What's Next For Linux? Unifying The OS Amid Steady Change
Count on Linux continuing to expand to fill 'new ecological niches.'
More Linux code is being contributed by development teams backed by corporate funding. In one example, a new standard file system is planned, and the main contender, BTRFS, is being developed by Oracle. It's another sign that Linux is being taken seriously by business users. There always will be room for intrepid programmers doing kernel contributions in their spare time, but the major work from here on out will be backed by corporate funding. Thanks to open source licensing, that works to everyone's benefit.
Until now, most Linux apps have come through application repositories. Packaging and delivering third-party apps outside the repositories has been difficult, in part because of the disparity of the installed base. Increasingly, however, commercial software vendors offer binary-only proprietary applications as standalone products or integrated with a Linux distribution.
One example of a standalone app is Nero Linux 3, a Linux edition of the popular Nero CD/DVD authoring suite. Nero's short-term intention is to use its brand recognition for the sake of recent Linux converts migrating from Windows. If they know something like Nero is available on Linux, even at a price, that may spur adoption. Nero doesn't intend to compete directly with open source software that covers 90% of the same functionality, but eventually to offer for-pay products that can't easily be offered as free open source software, such as patent-protected codec support.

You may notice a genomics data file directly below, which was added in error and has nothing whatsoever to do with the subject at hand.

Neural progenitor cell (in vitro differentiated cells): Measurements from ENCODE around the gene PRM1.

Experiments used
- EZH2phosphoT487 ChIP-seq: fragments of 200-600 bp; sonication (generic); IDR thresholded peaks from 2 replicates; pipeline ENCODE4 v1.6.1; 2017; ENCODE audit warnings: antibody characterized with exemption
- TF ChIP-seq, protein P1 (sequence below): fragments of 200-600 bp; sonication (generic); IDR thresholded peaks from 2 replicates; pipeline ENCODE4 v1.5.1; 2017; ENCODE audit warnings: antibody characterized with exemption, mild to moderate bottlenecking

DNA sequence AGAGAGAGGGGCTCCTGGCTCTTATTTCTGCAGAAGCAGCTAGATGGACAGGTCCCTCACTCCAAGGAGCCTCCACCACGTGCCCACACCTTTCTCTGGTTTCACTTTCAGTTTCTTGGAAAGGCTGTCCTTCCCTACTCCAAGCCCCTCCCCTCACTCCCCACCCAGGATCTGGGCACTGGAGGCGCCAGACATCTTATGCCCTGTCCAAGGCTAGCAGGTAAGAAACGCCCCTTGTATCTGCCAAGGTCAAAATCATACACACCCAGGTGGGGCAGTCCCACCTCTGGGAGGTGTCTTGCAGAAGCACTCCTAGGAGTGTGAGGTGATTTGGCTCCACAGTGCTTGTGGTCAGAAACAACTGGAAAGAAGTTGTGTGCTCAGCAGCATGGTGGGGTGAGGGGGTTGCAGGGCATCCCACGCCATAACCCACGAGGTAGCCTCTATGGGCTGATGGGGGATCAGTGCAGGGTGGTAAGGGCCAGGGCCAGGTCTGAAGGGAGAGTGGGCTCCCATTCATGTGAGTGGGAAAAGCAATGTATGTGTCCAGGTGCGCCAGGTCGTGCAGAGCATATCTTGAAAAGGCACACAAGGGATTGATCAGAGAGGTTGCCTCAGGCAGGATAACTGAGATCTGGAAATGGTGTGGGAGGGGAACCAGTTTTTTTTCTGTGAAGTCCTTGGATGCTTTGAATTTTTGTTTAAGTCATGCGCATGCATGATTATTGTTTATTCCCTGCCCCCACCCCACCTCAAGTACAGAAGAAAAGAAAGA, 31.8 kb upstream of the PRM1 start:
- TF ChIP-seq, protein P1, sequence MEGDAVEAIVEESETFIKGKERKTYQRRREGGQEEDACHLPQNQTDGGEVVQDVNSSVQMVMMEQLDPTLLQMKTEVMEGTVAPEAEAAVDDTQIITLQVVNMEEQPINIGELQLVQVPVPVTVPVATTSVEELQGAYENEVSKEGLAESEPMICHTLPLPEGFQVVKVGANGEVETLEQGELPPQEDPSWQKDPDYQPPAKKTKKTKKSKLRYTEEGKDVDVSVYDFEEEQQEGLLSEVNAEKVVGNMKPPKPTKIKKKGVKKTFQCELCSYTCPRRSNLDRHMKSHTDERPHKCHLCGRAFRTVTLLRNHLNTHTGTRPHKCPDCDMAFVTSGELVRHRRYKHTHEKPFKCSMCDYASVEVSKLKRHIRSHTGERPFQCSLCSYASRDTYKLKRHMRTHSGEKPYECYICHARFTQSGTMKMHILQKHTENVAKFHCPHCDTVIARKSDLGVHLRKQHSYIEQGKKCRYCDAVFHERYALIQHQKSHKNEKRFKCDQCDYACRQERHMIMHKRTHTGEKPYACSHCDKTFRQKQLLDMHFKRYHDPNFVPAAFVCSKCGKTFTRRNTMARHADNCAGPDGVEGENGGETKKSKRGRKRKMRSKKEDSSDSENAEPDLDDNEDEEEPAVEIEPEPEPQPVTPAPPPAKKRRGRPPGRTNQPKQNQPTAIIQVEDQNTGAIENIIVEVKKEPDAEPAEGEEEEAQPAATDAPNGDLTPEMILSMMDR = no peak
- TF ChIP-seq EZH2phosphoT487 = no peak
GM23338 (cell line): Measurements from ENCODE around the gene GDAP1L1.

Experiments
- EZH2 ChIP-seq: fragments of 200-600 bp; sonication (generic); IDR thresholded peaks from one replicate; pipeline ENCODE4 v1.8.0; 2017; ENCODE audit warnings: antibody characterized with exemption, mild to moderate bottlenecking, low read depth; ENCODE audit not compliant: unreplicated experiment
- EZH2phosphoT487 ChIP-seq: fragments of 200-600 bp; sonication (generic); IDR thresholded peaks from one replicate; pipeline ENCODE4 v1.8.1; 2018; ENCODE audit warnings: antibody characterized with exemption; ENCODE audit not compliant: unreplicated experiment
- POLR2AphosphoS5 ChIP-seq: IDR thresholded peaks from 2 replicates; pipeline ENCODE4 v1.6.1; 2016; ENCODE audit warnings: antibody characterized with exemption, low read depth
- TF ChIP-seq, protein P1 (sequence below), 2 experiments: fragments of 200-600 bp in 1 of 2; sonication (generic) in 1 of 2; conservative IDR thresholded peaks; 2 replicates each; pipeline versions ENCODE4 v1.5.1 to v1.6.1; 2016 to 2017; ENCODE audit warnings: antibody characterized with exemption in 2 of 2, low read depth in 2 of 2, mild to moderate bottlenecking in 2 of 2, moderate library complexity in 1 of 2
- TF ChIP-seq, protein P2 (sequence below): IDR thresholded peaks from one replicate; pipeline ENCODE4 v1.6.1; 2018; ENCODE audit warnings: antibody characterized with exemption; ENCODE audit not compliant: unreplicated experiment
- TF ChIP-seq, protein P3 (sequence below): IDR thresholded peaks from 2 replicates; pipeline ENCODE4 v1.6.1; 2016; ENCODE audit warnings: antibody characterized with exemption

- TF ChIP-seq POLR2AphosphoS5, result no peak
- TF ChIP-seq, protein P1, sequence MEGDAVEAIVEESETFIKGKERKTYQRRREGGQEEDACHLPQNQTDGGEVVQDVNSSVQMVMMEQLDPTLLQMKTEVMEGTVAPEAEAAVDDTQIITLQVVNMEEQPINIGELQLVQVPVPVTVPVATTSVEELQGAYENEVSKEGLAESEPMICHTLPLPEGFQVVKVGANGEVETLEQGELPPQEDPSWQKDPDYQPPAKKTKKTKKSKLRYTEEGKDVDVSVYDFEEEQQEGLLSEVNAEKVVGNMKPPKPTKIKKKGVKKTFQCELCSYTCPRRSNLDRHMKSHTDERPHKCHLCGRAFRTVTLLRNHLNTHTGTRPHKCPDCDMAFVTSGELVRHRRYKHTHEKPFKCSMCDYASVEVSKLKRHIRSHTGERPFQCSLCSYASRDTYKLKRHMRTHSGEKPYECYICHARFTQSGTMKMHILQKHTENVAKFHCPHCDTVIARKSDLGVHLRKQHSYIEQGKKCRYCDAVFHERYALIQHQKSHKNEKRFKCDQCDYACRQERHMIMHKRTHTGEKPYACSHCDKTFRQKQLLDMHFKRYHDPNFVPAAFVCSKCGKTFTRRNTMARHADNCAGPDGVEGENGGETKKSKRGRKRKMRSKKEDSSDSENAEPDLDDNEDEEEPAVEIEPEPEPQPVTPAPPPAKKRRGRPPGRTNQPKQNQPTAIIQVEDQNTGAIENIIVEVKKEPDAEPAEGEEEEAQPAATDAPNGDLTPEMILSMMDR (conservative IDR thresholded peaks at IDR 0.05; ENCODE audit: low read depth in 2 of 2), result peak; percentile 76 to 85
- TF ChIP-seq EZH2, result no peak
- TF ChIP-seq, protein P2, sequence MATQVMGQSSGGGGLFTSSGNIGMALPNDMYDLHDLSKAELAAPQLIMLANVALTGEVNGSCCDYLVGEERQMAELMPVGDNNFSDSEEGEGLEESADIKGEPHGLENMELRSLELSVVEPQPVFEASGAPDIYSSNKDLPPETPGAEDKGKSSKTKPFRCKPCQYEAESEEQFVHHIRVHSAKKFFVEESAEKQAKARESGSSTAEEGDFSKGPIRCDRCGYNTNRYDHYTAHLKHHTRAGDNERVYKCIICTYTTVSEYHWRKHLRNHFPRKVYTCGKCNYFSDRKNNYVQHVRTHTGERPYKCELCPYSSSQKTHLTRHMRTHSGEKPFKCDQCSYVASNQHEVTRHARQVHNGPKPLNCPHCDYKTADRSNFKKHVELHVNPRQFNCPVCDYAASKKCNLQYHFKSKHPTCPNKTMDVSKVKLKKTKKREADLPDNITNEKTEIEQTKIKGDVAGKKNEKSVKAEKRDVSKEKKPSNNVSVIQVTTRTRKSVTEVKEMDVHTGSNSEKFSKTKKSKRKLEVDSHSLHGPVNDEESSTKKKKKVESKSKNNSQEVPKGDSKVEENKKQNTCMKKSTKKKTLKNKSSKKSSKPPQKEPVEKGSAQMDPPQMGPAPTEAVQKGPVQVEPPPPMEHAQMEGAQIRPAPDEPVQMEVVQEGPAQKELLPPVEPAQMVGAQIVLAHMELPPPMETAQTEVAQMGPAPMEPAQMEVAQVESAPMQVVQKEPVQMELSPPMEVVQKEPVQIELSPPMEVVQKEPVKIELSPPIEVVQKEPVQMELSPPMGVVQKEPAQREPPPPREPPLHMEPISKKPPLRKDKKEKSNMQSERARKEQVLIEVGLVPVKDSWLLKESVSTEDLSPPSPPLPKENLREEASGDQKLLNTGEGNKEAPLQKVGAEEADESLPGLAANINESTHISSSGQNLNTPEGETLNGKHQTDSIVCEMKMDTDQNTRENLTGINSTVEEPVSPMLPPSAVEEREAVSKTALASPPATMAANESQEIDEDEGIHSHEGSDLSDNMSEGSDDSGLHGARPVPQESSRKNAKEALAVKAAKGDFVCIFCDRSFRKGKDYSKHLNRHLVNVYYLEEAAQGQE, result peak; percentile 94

Nevertheless, distribution through repositories continues to offer the biggest boost for third-party applications on Linux. The amount of work required for both the distributor and the user goes down, and users have more immediate access to apps that come with vendor support. For instance, Unison, a closed source unified-messaging application designed to take on Exchange, is set to be distributed through Ubuntu's repositories. Expect more of this.
Linux kernel programmer Ted Ts'o puts it this way: "Linux will continue to expand to fill new ecological niches," he says, citing burgeoning markets for netbook or Linux-based phones as examples. Developers will continue to adapt Linux for use in particular industries or devices, and Linux as a whole will benefit from what's developed for those specialties. Improvements to battery life in laptops and cell phones eventually will find their way into data centers, where they will be reflected in the form of saving power and lower cooling costs.
And Paul Cormier, executive VP of worldwide engineering with Red Hat, cites middleware and the growing virtualization market as key Linux and open source opportunities.